Therapy by Gessy Alvarez
The ginger on the dance floor threw his pink hands up in the air and waved them like he didn’t care. He ran one hand over his frizzy, red mane and down over his full beard. He tugged at his chin. His black horn-rimmed glasses fogged. The steam from shirtless men and glistening women created a fine mist around Ginger’s twirling, rotund body. I danced in place, closing my eyes and spinning once, twice. My friend Josh kissed a tall guy. He danced in place too, but his body half twisted and the tall guy turned Josh around so that they could embrace. I didn’t know what time it was or when I last felt this good and sweaty. Someone licked the side of my face, tried to pull me toward them, but I pulled back and danced away. I looked back at Ginger who was now up on the stage, twirling and gyrating to a blood-thrumming drum bass beat and two women joined him and danced behind him like back-up singers, bodies moving, synchronicity, their meaningful focus on Ginger and his graceful potbelly jiggling in harmony with the red and silver flashes of light. Ginger conjured the spirits that kept everyone moving, laughing, and embracing in the dark, cavernous space. A room of slick bodies and shadows on upturned faces and I felt the heaviness of life lifted all around me. I didn’t know where I was or who I had become, but when I stepped on someone’s feet and mumbled apologies, I stumbled back into reality. Away from the dance floor and into the enormous unisex bathroom with its long corridor of mirrored walls, ten sinks on one side, tall gilded bodies leaning forward attempting to balance on 12-inch heels, applying lipstick, eyeliner, mascara, and one brave Queen gluing caterpillar eyelashes on, and a sweet, cherubic middle-aged man holding her other set of eyelashes in his hand. I pushed door after door until one gave and a tall blonde stepped out, held the door for me, and asked me if I wanted to share blow, but I smiled, closed the door in her face. A woman cursed someone out. A few high-heeled ladies ran in, a screaming match, a bouncer, three slaps, and then stall doors opened and closed. Triple the amount of people walked out, and I pulled my phone out of my bra, where I had stashed it for safe keeping three hours ago. The face of it lit up and my finger hovered over his name and my beautiful husband’s face stared back at me as I waited for him to answer and the kids to yell, “We love you, Mommy!”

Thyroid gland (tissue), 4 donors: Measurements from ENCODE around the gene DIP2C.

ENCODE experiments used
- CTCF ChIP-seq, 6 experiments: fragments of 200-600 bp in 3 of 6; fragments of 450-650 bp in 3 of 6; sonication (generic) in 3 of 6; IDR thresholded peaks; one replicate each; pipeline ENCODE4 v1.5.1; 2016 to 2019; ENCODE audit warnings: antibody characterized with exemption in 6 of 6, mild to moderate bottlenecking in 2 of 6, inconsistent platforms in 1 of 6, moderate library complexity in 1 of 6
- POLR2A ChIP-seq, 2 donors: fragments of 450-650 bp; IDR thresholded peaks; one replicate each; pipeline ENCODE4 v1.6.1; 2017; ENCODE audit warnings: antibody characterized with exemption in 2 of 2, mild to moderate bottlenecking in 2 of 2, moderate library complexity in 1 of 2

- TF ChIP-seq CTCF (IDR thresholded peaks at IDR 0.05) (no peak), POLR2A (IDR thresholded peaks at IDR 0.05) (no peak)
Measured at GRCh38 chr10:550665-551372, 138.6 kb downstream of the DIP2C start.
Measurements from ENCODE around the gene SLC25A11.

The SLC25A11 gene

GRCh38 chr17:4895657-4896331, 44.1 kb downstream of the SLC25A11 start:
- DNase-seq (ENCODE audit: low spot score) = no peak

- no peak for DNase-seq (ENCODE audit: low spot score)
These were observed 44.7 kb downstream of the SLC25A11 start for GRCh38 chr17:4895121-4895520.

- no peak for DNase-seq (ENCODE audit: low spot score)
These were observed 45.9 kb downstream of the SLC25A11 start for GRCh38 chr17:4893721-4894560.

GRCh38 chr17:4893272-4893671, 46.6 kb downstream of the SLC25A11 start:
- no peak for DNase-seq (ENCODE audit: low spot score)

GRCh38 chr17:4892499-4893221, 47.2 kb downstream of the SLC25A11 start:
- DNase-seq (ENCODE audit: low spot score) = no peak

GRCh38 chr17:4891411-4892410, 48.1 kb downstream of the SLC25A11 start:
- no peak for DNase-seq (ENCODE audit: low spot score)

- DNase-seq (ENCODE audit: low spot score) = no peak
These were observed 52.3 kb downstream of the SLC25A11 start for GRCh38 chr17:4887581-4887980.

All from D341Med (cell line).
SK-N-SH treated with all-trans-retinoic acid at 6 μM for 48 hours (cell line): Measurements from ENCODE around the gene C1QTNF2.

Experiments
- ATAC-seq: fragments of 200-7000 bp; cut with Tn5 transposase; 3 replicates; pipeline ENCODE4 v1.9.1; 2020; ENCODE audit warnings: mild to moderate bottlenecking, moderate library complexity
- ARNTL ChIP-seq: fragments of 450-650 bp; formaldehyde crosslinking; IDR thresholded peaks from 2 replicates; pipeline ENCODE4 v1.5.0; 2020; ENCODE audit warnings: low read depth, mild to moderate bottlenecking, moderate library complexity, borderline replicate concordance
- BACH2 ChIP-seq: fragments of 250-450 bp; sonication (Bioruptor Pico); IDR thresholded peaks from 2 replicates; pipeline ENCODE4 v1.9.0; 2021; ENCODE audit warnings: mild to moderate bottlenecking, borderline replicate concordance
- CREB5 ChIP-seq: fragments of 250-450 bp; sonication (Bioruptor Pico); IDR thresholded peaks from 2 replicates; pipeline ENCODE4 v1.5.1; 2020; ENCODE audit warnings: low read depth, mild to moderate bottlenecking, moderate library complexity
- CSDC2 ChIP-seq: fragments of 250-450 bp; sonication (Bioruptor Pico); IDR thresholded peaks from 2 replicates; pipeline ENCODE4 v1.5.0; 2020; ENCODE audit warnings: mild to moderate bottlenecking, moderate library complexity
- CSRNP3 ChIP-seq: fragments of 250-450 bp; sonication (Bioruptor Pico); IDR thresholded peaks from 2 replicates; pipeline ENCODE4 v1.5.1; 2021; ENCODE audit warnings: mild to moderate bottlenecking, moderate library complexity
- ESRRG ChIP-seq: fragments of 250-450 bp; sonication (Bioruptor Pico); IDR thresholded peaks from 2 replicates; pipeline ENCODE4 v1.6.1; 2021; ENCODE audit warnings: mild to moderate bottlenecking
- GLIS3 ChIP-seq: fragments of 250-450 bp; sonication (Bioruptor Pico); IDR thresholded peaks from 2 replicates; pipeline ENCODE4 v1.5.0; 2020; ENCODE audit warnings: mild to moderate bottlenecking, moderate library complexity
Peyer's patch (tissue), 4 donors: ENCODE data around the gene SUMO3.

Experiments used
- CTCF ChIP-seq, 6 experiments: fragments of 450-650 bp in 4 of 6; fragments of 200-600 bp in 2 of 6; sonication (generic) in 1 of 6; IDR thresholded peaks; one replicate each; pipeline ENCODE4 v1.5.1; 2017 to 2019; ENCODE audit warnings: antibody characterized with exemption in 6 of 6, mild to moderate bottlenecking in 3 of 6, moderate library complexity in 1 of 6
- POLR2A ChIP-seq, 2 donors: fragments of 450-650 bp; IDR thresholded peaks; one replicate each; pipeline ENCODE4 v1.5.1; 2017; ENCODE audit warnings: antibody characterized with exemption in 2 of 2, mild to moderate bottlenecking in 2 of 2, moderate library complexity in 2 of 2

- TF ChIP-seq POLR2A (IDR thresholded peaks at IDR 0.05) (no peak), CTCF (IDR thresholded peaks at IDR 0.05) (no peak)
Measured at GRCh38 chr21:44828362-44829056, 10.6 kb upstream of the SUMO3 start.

Gessy Alvarez is a graduate of Columbia University’s MFA program in Writing. She is founder and managing editor of the literary website, Digging Through The Fat. Her prose has appeared in Entropy, Drunk Monkeys, Literary Orphans, Pank, and other publications.